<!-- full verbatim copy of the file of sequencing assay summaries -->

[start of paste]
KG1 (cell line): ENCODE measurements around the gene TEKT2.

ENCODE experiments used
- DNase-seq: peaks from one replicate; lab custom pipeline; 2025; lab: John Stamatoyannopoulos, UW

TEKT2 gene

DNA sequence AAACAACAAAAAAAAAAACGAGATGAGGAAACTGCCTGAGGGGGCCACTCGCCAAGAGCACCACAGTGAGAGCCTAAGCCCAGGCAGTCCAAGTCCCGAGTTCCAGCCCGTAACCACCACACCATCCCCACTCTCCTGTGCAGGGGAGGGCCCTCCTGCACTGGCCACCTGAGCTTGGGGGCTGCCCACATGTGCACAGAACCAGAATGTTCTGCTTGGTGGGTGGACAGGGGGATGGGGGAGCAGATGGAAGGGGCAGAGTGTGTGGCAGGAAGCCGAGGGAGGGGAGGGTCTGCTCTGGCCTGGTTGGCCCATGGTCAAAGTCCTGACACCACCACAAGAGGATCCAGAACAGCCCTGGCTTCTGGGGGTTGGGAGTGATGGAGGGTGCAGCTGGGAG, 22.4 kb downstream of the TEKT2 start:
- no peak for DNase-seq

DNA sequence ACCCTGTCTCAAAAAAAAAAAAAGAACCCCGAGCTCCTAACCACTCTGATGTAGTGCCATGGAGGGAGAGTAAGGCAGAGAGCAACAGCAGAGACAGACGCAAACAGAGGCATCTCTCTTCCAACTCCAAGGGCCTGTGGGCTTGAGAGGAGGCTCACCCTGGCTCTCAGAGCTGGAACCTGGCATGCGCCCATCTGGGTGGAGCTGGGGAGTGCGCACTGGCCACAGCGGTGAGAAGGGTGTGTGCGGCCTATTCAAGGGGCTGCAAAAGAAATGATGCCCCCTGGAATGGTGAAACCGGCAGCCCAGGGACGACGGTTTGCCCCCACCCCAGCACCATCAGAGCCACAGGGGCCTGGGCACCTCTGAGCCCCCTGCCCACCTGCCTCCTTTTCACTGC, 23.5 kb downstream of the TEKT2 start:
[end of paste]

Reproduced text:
KG1 (cell line): ENCODE measurements around the gene TEKT2.

ENCODE experiments used
- DNase-seq: peaks from one replicate; lab custom pipeline; 2025; lab: John Stamatoyannopoulos, UW

TEKT2 gene

DNA sequence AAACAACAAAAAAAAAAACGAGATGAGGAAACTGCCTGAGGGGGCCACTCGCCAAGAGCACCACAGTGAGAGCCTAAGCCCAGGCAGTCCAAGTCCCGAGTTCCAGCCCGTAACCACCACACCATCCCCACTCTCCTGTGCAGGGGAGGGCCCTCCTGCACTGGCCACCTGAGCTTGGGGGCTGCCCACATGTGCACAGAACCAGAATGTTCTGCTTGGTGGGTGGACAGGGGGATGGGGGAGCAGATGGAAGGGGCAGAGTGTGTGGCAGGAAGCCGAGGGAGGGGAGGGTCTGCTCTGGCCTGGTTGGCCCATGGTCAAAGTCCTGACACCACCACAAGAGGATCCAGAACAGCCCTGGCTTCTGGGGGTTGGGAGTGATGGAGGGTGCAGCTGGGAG, 22.4 kb downstream of the TEKT2 start:
- no peak for DNase-seq

DNA sequence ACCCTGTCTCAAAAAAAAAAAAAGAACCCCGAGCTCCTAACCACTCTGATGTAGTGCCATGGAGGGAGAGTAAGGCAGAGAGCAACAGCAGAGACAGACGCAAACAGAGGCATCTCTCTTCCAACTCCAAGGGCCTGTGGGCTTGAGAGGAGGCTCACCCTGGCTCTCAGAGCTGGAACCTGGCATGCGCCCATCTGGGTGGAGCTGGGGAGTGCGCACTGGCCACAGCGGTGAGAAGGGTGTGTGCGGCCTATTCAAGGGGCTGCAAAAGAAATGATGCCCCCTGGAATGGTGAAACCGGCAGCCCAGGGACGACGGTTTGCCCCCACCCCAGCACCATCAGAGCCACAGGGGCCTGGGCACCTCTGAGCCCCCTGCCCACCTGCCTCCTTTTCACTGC, 23.5 kb downstream of the TEKT2 start: